Nowadays I would also say diversify; learn more than one skill. With streaming, the royalties you receive are much lower than terrestrial, and with threats of broadcasters taking away royalties altogether, there’s the possibility that it won’t be possible to make a living from composing alone. I produce a podcast called Making a Soundtrack that would be worth a listen to hear more about this. It’s a subject our guests bring up a lot.
What are your must-have skills?
This might sound obvious, but you have to recognize what you are writing for. Writing for drama (a diverse landscape in itself) is very different to writing or animation, for instance. Do listen to soundtracks but only while watching what they are attached to, so you can learn about how different themes fit in to what you are looking at.
On the production side, keep learning. If you have a day when you a less inspired to write, search online for tips and tricks for your DAW, or how best to mic a cello. Never stop learning.
On the personal side, be open. Listen more than talk. If you receive notes that you don’t agree with for something, remember that you are helping to tell someone else’s story.
What has been your favorite project to work on?
On the composing side, CBBC’s Scream Street has been wonderful. After my first meeting about it I read Tommy Donbavand’s first book from cover to cover on the train home. I knew then that I had to do it. I am so in awe of how the stop-motion animators not only make characters move but give them the personalities that are written in the script. It continues to blow my mind.
How do your methods differ for different projects? For example, animated vs. reality tv, docs, etc.
I approach everything I do with a blank slate. I read the brief and sit down with the relevant people and try to glean any preferences. Even within the “animated” genre, it could mean pretty much anything musically, so I try to ignore any preconceptions I might have about certain styles.
In a very general sense, you can exaggerate a lot more in animation, depending on what is required. In documentaries I think the key is to capture the mood and not take over, so there’s more scope for creating drones and atmospheres out of real world sounds.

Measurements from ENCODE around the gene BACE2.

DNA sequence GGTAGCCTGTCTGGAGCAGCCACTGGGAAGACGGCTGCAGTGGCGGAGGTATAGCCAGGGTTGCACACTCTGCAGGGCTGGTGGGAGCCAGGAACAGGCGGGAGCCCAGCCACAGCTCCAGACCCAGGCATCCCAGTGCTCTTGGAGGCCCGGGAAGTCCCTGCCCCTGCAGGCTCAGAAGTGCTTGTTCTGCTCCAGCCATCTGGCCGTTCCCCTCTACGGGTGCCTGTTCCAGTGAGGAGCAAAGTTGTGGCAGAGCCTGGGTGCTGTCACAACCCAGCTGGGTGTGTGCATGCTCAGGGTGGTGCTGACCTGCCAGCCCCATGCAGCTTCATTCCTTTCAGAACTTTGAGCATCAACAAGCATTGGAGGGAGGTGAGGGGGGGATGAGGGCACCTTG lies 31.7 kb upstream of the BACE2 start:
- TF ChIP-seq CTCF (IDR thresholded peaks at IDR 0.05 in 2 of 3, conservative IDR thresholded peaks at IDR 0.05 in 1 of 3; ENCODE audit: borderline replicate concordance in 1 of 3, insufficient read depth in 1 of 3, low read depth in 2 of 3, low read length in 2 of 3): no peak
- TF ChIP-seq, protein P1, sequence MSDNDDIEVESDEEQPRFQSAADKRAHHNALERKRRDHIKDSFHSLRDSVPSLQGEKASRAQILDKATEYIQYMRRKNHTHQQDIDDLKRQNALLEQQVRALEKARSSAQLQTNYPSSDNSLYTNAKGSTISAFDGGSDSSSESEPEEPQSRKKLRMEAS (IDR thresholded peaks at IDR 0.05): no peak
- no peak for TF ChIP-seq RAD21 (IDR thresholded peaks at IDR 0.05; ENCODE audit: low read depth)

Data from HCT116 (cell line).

Tell us more about your “real-world sounds.”
I’ve spent a long time gathering sounds around me to use in my work, using my trusty little Tascam handheld recorder. A couple of years ago I thought it would be nice to arrange what I had into themed sound packs. A lot of sound packs you can find online are enormous and expensive; so I thought smaller, more inexpensive packs might help people looking for specific sounds.
What projects are you working on at the moment?
I have spent the last few months producing a podcast called Making a Soundtrack, the beauty of which is that my co-producer Dan and I are also making an album. We’ve had a wonderful response, especially from the composer and post-production community, and had a variety of amazing guests who do all sorts of things in the TV drama production industry.
I have also been developing an audio series for kids with an illustrator friend Richard Smith, called Have You Ever Seen. We are being really careful to get it right, and it makes me smile every time I look at my to do list. Oh, so I can now add writer of silly rhymes to my CV.
What are your plans for The Sound Boutique in 2020?
I’m about to score the second season of Scream Street, which I’m really looking forward to. We are also planning for Making a Soundtrack series 2, and deciding the roadmap for Have You Ever Seen. I’m always open to new ideas and conversations, so if you want to get in touch you can via the website or on social media.
The Sound Boutique • www.thesoundboutique.com
This story originally appeared in Pro Sound News sister publication Pro Sound News Europe.